Don't Call It Funny
I remember the movie Airplane! (1980) being among the funniest things I’d ever seen at the age of 11. Watching it again 25 years later, I’m forced to conclude that at 11, I hadn’t yet seen many funny things. If you have fond recollections of splitting your preadolescent sides to Airplane!, sorry, I’m here to ruin them.
A chaotic parody of the underrated Airport series (which, incidentally, had already parodied itself by 1980 with the atrocious, and in many ways much funnier, Concorde: Airport ‘79), Airplane! basically gets by on one joke: sight gags based on tricks of perspective or on thwarting expectation. You know, like when a mechanic lifts a hood on the pane’s nose as though it were a car. This formula was later exploited for Airplane II: The Sequel (1982), Top Secret! (1984), and the Hot Shots series (1991 and ‘93), so basically anyone who’s been to a movie or rented a video in the last quarter century is probably familiar with it. But Airplane! relies on the audience taking it as new—which is to say, the jokes aim more to surprise you with their audacious silliness than to demonstrate genuine wit.
The 'Don't Call Me Shirley!' Edition
Jim Abrahams, David Zucker, Jerry Zucker
Robert Hays, Julie Hagerty, Lloyd Bridges, Peter Graves, Leslie Nielsen
US DVD: 13 Sep 2005
Still, Airplane! is groundbreaking for more than simply laying the groundwork for Hot Shots: Part Deux. Its significant innovation—its penchant for borrowing liberally from other movies—is made evident in its first few frames, when the opening credits unfold over a hazy bed of clouds lit by a full moon. The Airplane’s vertical fin pokes sharklike through the clouds, goes back the other way, and repeats; then the whole jet lunges up and flashes the camera its underbelly, and the movie’s title unfurls across the screen, all in capital letters, complete with exclamation point. Already, in about two seconds, here’s Hollywood referencing itself in three wildly different ways. The reference to Jaws is obvious. Then there is the style of the rolling title, which riffs on the tinseltown melodramas of the golden age. And finally there’s the obvious sound-staginess of the high-altitude backdrop, seemingly inspired by the ludicrous musical love scene in 1978’s Superman, in which Christopher Reeve and Margot Kidder dangle on wires over a virtually identical soundstage as they play goo-goo eyes among the stars.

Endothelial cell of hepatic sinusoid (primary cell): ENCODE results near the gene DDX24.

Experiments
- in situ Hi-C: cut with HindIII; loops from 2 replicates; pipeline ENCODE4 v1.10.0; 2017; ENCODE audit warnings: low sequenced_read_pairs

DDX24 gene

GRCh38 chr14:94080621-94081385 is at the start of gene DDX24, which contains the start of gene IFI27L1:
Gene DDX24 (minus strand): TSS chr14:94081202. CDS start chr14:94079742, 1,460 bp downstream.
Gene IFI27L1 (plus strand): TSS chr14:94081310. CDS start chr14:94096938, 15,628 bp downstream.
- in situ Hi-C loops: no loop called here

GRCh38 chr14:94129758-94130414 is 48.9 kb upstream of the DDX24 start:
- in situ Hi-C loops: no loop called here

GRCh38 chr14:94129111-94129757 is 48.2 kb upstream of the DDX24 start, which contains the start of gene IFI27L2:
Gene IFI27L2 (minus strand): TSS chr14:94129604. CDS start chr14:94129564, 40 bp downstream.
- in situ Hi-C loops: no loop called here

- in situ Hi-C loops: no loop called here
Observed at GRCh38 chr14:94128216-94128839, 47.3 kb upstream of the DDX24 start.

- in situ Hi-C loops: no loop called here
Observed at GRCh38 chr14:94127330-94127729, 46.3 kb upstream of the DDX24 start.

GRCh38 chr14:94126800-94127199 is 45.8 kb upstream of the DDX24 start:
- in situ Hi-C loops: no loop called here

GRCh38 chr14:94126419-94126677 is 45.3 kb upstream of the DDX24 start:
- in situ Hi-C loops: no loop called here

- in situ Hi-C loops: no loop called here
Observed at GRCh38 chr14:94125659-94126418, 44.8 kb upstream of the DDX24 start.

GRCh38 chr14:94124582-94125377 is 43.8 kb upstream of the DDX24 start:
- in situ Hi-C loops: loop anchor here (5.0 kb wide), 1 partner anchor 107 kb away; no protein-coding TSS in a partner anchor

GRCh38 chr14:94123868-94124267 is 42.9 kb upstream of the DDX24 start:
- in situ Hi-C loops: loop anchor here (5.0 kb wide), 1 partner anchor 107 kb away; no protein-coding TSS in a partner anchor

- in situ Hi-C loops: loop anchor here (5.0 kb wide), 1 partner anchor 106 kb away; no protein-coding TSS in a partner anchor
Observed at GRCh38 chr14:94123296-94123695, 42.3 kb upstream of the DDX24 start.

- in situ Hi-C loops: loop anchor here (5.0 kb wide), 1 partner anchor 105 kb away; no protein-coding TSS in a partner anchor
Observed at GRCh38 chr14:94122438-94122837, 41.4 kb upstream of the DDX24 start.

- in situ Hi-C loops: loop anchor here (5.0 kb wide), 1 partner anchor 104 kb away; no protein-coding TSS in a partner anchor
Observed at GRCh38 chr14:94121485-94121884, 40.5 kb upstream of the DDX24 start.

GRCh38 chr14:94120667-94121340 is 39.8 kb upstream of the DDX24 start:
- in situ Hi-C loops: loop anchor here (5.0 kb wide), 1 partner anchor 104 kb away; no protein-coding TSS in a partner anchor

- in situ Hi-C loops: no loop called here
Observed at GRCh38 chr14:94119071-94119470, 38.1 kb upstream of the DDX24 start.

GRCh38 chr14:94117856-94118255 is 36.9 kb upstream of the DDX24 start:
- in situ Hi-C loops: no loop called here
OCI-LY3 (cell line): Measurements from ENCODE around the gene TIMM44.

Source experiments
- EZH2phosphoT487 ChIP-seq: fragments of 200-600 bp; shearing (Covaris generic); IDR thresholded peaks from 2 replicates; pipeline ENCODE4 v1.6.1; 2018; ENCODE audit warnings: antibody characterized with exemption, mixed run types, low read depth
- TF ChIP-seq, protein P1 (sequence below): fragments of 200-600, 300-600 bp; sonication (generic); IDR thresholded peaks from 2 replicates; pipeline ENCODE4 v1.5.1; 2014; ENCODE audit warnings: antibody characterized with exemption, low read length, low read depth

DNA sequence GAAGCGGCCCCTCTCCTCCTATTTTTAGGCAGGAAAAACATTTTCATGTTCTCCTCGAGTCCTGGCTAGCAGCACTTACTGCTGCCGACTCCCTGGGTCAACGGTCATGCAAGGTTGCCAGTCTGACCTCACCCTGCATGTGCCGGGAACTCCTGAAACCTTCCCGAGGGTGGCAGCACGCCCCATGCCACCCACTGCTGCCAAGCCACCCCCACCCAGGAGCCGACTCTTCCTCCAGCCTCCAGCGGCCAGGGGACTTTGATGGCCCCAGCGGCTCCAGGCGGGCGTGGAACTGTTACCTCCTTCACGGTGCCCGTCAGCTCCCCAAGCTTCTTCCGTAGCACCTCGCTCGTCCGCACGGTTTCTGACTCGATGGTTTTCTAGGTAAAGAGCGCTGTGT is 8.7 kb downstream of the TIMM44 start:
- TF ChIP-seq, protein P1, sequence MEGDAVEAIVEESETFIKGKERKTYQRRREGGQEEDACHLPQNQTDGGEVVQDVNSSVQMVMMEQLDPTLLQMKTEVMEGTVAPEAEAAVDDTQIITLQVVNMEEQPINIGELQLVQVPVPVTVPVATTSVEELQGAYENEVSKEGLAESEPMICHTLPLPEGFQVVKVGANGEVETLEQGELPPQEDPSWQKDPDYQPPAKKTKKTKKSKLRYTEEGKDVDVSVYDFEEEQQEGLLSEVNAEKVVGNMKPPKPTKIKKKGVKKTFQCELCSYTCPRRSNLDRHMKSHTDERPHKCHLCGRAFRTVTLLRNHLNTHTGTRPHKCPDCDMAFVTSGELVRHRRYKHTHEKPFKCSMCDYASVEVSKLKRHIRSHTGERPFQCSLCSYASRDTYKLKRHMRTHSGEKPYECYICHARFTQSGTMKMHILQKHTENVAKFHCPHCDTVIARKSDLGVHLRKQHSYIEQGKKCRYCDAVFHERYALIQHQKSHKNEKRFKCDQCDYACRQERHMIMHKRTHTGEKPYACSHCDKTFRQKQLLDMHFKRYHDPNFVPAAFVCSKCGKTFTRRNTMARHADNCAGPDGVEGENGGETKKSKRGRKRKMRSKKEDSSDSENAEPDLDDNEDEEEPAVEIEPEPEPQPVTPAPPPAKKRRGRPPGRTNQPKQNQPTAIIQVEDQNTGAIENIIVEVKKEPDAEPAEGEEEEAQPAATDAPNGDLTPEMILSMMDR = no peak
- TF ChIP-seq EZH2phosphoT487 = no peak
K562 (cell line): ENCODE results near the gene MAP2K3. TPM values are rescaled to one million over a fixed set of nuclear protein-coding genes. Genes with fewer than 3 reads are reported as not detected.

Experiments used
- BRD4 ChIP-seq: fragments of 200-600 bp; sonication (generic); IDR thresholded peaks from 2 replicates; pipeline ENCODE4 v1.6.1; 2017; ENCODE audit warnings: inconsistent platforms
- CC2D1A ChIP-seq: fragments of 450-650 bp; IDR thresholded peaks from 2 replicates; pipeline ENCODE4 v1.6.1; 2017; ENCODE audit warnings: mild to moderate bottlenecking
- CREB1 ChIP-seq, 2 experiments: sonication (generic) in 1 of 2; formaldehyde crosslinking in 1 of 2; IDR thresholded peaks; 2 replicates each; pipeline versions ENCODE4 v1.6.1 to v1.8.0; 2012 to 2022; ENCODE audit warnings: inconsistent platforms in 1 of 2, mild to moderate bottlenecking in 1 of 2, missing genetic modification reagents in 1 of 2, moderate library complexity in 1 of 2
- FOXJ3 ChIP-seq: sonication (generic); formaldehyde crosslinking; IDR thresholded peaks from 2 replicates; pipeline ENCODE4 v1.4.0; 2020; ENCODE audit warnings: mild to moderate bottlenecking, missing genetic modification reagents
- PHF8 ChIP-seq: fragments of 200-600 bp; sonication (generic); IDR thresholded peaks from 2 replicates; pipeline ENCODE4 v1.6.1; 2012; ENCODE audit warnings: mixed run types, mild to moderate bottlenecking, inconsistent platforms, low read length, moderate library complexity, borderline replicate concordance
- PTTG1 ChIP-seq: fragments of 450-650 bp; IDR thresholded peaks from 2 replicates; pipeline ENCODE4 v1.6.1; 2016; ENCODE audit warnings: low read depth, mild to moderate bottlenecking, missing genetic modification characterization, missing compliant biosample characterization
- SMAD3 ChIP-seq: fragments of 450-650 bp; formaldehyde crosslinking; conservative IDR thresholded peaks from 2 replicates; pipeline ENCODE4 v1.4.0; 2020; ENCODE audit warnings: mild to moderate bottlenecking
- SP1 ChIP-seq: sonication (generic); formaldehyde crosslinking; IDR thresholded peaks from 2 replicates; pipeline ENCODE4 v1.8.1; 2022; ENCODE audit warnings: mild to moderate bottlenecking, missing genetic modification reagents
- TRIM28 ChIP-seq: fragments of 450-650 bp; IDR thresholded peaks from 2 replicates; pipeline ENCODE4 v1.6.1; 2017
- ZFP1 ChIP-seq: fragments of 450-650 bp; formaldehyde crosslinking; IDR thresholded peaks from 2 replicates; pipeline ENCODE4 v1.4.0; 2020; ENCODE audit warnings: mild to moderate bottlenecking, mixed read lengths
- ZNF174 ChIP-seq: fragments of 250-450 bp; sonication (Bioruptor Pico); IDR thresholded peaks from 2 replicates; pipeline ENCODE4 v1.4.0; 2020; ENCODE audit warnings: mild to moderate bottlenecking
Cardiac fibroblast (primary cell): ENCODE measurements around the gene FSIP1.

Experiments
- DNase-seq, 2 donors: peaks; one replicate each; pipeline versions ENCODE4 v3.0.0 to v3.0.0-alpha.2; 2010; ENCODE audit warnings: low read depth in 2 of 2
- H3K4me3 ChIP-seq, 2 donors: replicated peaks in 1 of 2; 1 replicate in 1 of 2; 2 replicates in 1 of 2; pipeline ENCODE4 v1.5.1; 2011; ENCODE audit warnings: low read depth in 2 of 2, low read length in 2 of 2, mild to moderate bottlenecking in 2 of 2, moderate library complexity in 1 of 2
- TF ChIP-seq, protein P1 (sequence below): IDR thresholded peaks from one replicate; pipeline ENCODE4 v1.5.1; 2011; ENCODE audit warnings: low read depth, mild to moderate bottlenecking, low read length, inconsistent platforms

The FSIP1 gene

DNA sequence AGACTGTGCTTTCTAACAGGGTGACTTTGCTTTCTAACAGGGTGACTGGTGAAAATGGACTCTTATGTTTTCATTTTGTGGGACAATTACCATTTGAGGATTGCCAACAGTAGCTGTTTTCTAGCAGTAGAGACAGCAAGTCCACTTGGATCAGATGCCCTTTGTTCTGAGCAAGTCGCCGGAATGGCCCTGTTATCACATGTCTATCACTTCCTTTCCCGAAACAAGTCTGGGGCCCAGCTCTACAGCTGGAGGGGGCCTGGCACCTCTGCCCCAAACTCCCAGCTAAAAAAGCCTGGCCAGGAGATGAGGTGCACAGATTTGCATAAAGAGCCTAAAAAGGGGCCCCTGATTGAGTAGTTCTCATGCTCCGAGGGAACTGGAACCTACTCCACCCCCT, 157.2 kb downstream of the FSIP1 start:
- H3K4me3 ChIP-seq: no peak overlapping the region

Airplane! constantly riffs on other movies, a device that, like the sight gags, has no rhyme or reason. (By contrast, consider Mel Brooks’ High Anxiety , which reveals an admiration of Hitchcock’s films, while at the same time managing to tell a story in its own right. And still be funny as shit.) Most of the more eclectic movie nods come in the frequent flashbacks of hero Ted Striker (Robert Hays) and heroine Elaine Dickinson (Julie Hagerty), as the movie recalls their erstwhile love affair by way of From Here to Eternity (1953), Tora Tora Tora (1970), Saturday Night Fever (1977), and a million other familiar and unfamiliar titles.
By necessity the movie is a little more focused when Ted and Elaine are in the air, dealing with a crisis that ensues on their plane after one of the two in-flight dinners poisons half the people on board, including the flight crew. Here Zucker, Zucker, and Abrahams echo Brooks’ focus in High Anxiety, if little of his reverence, by restricting their references largely to the Airport series—and, thankfully, picking in particular on the best of the lot, Airport 1975 (um, 1974).
The correlation between the two plotlines is exhaustive. In the former, a private plane spirals out of control and slams into a jumbo jet, sending the flight crew to their deaths and leaving flight attendant Nancy Pryor (Karen Black) to pilot the plane with only the aid of the ground controllers and the computer. When Elaine briefly sits in the captain’s seat and struggles to keep the blow-up autopilot fully inflated, the film delivers one of Airplane!‘s few genuinely funny jokes.